It appears on the coast between Cullen and Buckie, it forms the Durn Hill near Portsoy, the Binn of Cullen, the Knock Hill, Ben Aigan and various ridges trending southwards from Grange by Glen Fiddich towards Tomintoul. In the north-east part of the county there is a large development of slate with interbedded greywackes and pebbly grits, which occupies the coast section between Macduff and Troup Head except a small part at Gamrie. The slate has been quarried for roofing purposes. No fossils have been found in these strata and their age is uncertain. The metamorphic sediments have been pierced by acid and basic igneous intrusions, partly before and partly after the folding and metamorphism of the strata. The older acid and basic materials appear as sheets injected along the lines of bedding of the sediments and are traceable for considerable distances. They are foliated in places, the planes of schistosity being more or less parallel with the planes of bedding in the schists. The older acid rocks are represented by the sills of granite and augen-gneiss occurring west of Portsoy, south of Fordyce and near Keith, while the older basic rocks are illustrated by the belt of gabbro, epidiorite and hornblende-schist which stretches southwards from the coast at Portsoy, by Rothiemay to Huntly in Aberdeenshire. Veins and bosses of serpentine are associated with these basic intrusions at Portsoy and near Grange, one of the veins being traceable at intervals from the shore southwards in the direction of Knock Hill. The later intrusions are represented by the Ben Rinnes mass of granite and its basic modification, the Netherly diorite, east of Rothes. Various mineral localities occur throughout the county, of which some of the most important occur on the shore at Portsoy, as for example the gabbro masses in Portsoy Bay with enstatite, hypersthene and labradorite, the graphic granite with microcline, muscovite and tourmaline at East Head, the chiastolite-schist west of the marble quarry, the mottled serpentine with strings of chrysotile.
Resting unconformably on these metamorphic rocks, Old Red sandstone strata are met with in a few places. Thus, they cross the Spey and appear in the Tynet Burn east of Fochabers, and extend eastwards to Buckie. Outliers of these beds appear on the shore near Cullen and south of Fordyce, while the largest area extends from Gamrie east by Pennan on the north coast of Aberdeenshire to Aberdeen. The strata consist mainly of conglomerates and red sandstones, which, at Gamrie and at Tynet, are associated with a band of limestone nodules embedded in a clayey matrix, containing fish remains. The more abundant species occurring at Gamrie, as determined by Dr R. H. Traquair, are Diplacanthus striatus, Rhadinacanthus, Cheiracanthus Murchisoni, Pterichthys Milleri, Coccosteus decipiens. In view of the fossil evidence these beds have been referred to the middle or Orcadian division of this formation. In the interior near Tomintoul, another large deposit, composed of conglomerate and sandstone, occurs, which may be of the same age, though no fossils have as yet been obtained from these beds.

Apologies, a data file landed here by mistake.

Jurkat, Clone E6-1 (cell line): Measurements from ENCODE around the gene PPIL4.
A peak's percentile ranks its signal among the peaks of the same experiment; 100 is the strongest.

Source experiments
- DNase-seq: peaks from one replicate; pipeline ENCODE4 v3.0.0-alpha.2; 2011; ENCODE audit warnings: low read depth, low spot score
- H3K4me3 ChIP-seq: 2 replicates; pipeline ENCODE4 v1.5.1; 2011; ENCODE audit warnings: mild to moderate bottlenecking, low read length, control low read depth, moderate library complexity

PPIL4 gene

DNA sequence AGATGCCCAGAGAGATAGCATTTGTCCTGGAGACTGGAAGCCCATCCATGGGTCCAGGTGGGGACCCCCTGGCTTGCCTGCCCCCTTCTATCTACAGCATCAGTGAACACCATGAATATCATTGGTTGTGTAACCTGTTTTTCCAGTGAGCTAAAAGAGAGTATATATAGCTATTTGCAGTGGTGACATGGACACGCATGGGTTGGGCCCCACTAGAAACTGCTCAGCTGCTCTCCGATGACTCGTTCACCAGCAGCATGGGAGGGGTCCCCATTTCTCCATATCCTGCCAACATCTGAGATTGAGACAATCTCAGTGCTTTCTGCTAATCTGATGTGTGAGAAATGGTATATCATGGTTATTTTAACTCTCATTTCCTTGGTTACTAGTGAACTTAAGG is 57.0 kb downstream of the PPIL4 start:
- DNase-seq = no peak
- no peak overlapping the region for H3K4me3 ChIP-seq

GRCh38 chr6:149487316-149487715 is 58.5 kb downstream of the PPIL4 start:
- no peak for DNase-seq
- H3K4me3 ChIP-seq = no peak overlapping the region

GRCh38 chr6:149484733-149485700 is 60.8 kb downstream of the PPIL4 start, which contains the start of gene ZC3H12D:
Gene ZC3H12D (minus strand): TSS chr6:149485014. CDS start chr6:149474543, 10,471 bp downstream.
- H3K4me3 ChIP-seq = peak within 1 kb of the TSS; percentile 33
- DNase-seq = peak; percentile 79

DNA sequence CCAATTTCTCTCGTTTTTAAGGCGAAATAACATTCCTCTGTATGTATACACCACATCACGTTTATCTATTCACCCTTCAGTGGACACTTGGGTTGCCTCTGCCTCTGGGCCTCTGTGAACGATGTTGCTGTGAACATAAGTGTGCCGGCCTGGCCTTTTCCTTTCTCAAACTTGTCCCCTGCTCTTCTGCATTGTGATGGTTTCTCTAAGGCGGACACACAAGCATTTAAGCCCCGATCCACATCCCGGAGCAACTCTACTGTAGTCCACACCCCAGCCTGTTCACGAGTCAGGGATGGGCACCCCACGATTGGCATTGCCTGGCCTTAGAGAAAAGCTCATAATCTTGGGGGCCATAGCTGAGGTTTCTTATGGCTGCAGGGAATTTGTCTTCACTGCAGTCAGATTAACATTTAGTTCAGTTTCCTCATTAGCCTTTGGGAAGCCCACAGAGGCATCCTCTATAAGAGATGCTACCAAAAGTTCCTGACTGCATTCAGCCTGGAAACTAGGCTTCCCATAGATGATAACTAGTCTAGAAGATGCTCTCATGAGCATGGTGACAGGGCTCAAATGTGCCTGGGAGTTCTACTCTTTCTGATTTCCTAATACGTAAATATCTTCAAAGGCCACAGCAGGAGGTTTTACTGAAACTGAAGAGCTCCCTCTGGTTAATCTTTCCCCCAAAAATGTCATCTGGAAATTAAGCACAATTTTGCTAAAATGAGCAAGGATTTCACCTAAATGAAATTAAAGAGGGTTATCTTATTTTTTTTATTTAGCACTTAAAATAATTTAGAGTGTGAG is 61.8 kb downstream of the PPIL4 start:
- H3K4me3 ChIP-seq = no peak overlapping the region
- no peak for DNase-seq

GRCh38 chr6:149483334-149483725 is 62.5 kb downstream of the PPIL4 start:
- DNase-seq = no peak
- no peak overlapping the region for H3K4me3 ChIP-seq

There is a widespread covering of boulder clay especially in the northern part bordering the shore, where it contains fragments of shells and includes numerous boulders which have been carried eastwards from the high grounds west of the Moray Firth. In the brickclays at Blackpots to the north-west of Banff, fragments of shells also occur together with Jurassic fossils. Shelly sands have been recorded near the Ord south of Tillynaught near Portsoy, and shells have been found in stratified deposits on the shore near Gamrie.